1971 War: Reflections on International Relations and Indian Leadership
The 1971 Bangladesh Liberation War was a rebellion and armed conflict sparked by the rise of the Bengali nationalist and self-determination movement in the then East Pakistan, and fuelled by the genocide by Pakistan Military against Bengali population.
Zulfikar Ali Bhutto denied Awami League its constitutional right to form a government, after its sweeping victory in the 1970 elections winning 167 seats of 169, and of a total of 313 in the National Assembly. Mujibur Rahman was imprisoned by the Pakistani government followed by ‘Operation Searchlight’ to eliminate the intellectual Bengali Muslims of the then East Pakistan, which escalated the uprising of a rebellion by Bengali paramilitary units and defections.
Operations by the Pakistani military in East Pakistan resulted in the exodus of nearly ten million refugees into India by March 1971, with an additional 30 million internally displaced, imposing a grave humanitarian burden on India. India’s repeated appeals to the international community got no substantial support towards diffusing this crisis, running into 15,000–30,000 in Dhaka and approximately 2,50,000 in East Pakistan.
Outbreak of War
The Bangladeshi war of independence was declared by the Mukti Bahini, the liberation force formed by the Bengali military comprising the East Bengal Regiment, East Pakistan Rifles, other paramilitary forces, and civilians. The Mukti Bahini, under the Bengali Gen MAG Osmani, initiated a massive guerrilla war against the Pakistani Army Navy and Air Force. India’s military operations in East Pakistan commenced towards the end of November 1971 with its land divisions gaining ground by the day, supported by the Air Force virtually in command of the air. Unable to deter India’s build-up on both the eastern and western fronts, Pakistan declared war on 3 December 1971 by launching airstrikes on airfields in the western and eastern theatres. India responded with intense airstrikes on both fronts, followed by land offensives into West and East Pakistan.
Three Indian corps supported by three brigades of the Mukti Bahini fought the war against three divisions of the Pakistani Army deployed in this theatre. The Indian Navy’s Eastern Command blockaded Pakistan’s Navy in the Bay of Bengal while the aircraft carrier INS Vikrant inflicted heavy losses on Pakistan’s naval ports of Cox’s Bazaar and Chittagong.
The western front witnessed successes at Dera Baba Nanak, Sehjra enclave, Khokrapar, Gadra city and Naya Chor in the desert sector and capture of Turtuk and posts in Kargil as also Tut Mar Gali in J&K, and the battle of Longewala, inflicting disproportionate losses on the enemy. The Indian Air force inflicted heavy losses on the Pakistani Air Force assets on ground and in air, while the Navy destroyed several ships and assets for fuel storage at Karachi.
With the surrender of the Pakistani forces in the former East Pakistan on 16 December 1971, hostilities ended on 17 December 1971.
Role of the International Community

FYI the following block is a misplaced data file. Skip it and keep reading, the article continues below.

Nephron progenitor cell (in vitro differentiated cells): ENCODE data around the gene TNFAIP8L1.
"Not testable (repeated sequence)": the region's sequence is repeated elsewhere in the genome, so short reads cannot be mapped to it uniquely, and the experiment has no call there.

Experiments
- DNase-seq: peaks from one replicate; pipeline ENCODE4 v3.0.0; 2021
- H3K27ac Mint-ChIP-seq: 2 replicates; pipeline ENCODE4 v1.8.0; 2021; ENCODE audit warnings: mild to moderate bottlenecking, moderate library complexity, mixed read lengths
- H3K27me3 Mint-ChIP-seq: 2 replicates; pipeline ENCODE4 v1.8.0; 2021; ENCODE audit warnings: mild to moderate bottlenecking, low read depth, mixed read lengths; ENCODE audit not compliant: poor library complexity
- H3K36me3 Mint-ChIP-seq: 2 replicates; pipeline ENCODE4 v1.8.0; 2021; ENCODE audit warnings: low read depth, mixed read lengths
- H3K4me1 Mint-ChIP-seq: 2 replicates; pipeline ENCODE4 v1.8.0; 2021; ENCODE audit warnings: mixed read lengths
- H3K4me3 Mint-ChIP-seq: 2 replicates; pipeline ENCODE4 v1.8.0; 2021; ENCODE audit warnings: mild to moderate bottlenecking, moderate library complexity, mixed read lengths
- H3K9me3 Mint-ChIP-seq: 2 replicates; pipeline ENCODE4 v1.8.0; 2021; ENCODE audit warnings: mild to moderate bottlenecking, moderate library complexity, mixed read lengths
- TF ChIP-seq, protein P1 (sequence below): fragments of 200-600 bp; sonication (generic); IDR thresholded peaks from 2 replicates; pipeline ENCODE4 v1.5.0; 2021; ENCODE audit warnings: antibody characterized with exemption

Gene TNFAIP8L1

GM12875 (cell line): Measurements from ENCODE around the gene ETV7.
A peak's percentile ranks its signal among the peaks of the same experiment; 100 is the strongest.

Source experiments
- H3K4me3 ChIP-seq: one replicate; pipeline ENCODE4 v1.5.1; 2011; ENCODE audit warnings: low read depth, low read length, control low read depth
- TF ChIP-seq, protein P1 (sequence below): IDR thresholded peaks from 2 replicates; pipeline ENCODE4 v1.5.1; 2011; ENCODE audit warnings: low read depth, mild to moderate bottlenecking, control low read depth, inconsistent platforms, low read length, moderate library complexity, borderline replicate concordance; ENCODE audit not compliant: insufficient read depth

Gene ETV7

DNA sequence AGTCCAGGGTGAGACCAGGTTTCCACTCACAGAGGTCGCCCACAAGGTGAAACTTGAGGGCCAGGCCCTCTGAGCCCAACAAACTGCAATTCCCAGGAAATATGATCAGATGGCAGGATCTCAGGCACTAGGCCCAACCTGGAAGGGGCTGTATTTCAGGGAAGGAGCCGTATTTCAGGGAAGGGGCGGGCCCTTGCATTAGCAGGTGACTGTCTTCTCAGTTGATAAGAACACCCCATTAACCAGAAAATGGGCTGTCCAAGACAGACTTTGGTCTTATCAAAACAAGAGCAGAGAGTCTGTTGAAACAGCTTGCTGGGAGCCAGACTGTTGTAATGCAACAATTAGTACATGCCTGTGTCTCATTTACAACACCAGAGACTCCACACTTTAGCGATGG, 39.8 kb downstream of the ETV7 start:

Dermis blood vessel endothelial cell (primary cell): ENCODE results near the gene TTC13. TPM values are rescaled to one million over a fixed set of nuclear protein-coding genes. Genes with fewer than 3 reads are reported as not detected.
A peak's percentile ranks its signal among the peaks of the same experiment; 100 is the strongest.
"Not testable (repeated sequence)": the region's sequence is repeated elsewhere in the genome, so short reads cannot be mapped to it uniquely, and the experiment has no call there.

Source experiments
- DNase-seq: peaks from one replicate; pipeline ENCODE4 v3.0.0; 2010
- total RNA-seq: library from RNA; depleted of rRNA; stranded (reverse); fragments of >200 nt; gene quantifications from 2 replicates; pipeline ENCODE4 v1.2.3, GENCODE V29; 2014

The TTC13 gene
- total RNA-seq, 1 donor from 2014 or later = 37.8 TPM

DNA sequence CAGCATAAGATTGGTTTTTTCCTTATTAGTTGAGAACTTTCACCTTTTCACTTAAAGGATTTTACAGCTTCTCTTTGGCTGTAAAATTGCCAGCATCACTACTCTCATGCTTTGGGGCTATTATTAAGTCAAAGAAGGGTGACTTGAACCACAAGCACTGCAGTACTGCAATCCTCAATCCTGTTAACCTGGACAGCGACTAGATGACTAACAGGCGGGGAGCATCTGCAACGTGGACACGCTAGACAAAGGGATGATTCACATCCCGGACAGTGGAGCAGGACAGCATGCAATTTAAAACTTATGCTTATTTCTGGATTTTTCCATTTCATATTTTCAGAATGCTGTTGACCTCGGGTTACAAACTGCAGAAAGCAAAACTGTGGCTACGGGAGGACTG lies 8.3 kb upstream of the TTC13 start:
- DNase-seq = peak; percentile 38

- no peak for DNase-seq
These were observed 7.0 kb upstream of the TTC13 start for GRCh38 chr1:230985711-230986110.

Reported moves by the British carrier ‘Eagle’ with other battle ships into the Bay of Bengal witnessed simultaneous posturing by Soviet Union’s nuclear submarines backed by cruisers and destroyers from Vladivostok. The move of the USS Enterprise and the USS Tripoli into the Indian Ocean reflected US support for Pakistan, fearing Soviet expansion into South and Southeast Asia.
China’s restraint, though considered voluntary during the war, was later disputed by records of being a consequence of threats by the Soviet Union. US President Richard Nixon’s encouragement to China to open a second front was an open secret, but India’s readiness for such a contingency with three corps on this front deterred any irrational action.
Disclosures from confidential records and reports subsequently declassified by international media and government offices exposed adversarial perspectives for intervention by external powers, which will remain important lessons for posterity.
Lessons from 1971
While military lessons were significant, the response of the international community to the humanitarian crisis was perhaps most complex and unexpected.
Notwithstanding the international community’s indifference to the humanitarian crisis, the turn of events followed by the voluntary return of Bangladeshi refugees to their homeland drew extremely positive responses in recognition of the independence of Bangladesh.
The 1972 Simla Agreement between the then Indian Prime Minister Indira Gandhi and her Pakistani counterpart Zulfiqar Ali Bhutto guaranteed the release of 90,000 Pakistani PoWs; pardon to 200 soldiers accused of war crimes, and the return of approximately 13,000 sq km of land captured by Indian troops. While many viewed this agreement in the interest of “lasting peace,” others saw this as too little a price for Pakistan to pay.
India’s inability to benefit from its huge moral ascendency in the surrender of 90,000 troops held by India, by a commitment from Pakistan on Kashmir or the vacating of Pakistan Occupied Kashmir (PoK) proved extremely costly for India.
Two aspects that founded the victorious outcome of this war will remain significant in any analysis of this war. First, the Indian military’s performance and successes achieved under the dynamic leadership of General Sam Manekshaw reflected the professionalism, integration, operational readiness and high morale of the forces that shattered morale of the Pakistani military and inflicted serious losses to its strategic assets. Second, perfect synergy between the political and military leaderships backed by excellent civil-military relations emerged as the most significant determinant in this historic victory.